As I said earlier today I think this is a really good hire and might be better than Butch Jones. He built something from nothing and with Wisconsin now in play it was critical for us to lock down one of the better candidates that was on the board. If anything, we took him away from a divisional rival that we have to play every year and already has our number.
Those are the words I wrote almost four years ago when Darrell Hazell was hired. At the time, it looked like an excellent hire. The national media was praising Purdue for making a good decision. Morgan Burke opened the checkbook to get him compared to what Danny Hope was paid. It looked like Purdue had some talent at every position and there was an experienced offensive line. We expected a lot from day 1.
It didn’t work out. Hazell got a 6-year contract and only made it three and a half years. His best season at 3-9 was worse than his predecessor’s worst year at 4-8 (which took a ton of injuries to achieve). From the very first game, a 42-7 loss at Cincinnati that was the most hyped regular season game since Indiana in 2000, his tenure was a disaster. His first team was probably the worst in school history and might have been one of the worst Big Ten teams ever. His best run came in year two, where he beat Illinois, played Michigan State close at home, and had a one point loss at Minnesota.
If that stretch goes just a little bit different, who knows. His teams could never sustain success and if you believe in positive momentum being a factor, Purdue could never sustain that, either. That stretch of Illinois-Michigan State-Minnesota was the best his teams ever played and the only time where it looked like a corner was being turned. Maybe if Purdue had won that Minnesota game it might have had them playing with some confidence. We will never know.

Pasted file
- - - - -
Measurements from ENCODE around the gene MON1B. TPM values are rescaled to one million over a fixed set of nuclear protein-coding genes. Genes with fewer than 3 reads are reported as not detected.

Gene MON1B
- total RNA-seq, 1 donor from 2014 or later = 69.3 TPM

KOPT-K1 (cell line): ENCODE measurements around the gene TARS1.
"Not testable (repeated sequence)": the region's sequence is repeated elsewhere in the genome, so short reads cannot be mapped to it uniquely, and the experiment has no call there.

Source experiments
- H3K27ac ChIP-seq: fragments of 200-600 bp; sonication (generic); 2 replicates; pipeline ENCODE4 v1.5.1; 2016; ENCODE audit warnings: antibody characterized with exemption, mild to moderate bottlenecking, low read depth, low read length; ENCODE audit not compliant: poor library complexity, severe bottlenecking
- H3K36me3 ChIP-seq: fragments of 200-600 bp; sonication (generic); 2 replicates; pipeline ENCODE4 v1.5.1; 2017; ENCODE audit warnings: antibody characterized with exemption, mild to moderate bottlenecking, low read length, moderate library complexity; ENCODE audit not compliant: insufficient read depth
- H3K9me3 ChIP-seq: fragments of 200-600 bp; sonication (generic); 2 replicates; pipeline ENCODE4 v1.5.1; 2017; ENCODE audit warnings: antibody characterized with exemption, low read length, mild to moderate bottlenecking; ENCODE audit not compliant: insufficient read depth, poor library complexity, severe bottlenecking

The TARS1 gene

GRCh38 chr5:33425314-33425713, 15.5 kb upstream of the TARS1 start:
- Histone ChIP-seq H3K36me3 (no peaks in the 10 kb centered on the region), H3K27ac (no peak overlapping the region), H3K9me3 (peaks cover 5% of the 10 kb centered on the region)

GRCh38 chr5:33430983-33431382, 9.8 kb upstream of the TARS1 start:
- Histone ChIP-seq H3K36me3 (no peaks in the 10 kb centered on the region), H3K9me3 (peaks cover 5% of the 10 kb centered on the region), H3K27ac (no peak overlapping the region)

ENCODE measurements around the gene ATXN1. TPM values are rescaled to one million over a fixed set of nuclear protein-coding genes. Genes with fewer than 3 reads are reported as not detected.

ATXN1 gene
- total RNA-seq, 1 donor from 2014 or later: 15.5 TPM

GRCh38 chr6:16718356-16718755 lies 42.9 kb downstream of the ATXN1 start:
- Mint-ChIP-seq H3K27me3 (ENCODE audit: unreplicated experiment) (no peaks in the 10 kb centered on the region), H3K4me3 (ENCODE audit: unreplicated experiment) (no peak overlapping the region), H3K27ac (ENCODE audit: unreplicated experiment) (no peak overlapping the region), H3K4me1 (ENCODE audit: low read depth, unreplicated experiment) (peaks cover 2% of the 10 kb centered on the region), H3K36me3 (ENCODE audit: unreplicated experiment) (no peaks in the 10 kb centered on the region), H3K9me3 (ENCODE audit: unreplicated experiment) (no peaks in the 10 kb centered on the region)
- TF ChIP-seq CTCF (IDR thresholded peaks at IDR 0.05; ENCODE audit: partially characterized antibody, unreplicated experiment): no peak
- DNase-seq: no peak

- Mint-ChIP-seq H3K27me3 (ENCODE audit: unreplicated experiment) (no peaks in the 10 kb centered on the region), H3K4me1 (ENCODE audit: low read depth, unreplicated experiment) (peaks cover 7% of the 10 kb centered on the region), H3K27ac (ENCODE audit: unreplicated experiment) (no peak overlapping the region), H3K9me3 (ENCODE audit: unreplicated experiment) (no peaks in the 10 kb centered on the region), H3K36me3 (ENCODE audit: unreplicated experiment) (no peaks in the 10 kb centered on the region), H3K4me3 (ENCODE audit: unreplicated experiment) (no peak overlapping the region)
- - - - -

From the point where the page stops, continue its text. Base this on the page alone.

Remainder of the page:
That was the largest problem with Hazell’s teams. They never truly got better. Game one featured a punchless offense that allowed the defense to wear down (remember, Purdue only trailed 14-7 at halftime in that game). That was still happening in year 3. Big Ten Network’s Tom Dienhart pulled no punches today:
Hazell’s hire was an absolute abomination. He was the worst coach in Purdue history. In fact, his tenure will go down as one of the worst in the history of the Big Ten—and arguably the most disastrous since Rick Venturi’s went 1-31-1 at Northwestern from 1978-80.
This was certainly not expected when he was hired in December 2012. Hazell had the backing of notable football minds like Jim Tressell (as well as technical football front office employee Ryan Grigson, who shouldn’t be in charge of a peewee team). In his final year at Kent State he went 11-2 and came within a touchdown of putting the Golden Flashes in a BCS bowl. That is really a larger miracle than what Purdue’s next coach must perform. Kent State is one of the worst FBS teams in America, has only one won conference championship (in 1971), and his appearance in a bowl game was their first in over 40 years. That it was nearly a BCS bowl as a MAC school is even more astounding.
On paper it looked good, but obviously, it went horribly wrong. Where did it go wrong, however?
Facilities - Burke may have opened the checkbook to get Hazell, but it remained clamped shut in terms of facilities until we broke ground on the football performance facility. There is little question Purdue is well behind the rest of the league in terms of facilities and commitment. The performance facility is a good start, but it was too late to save Hazell.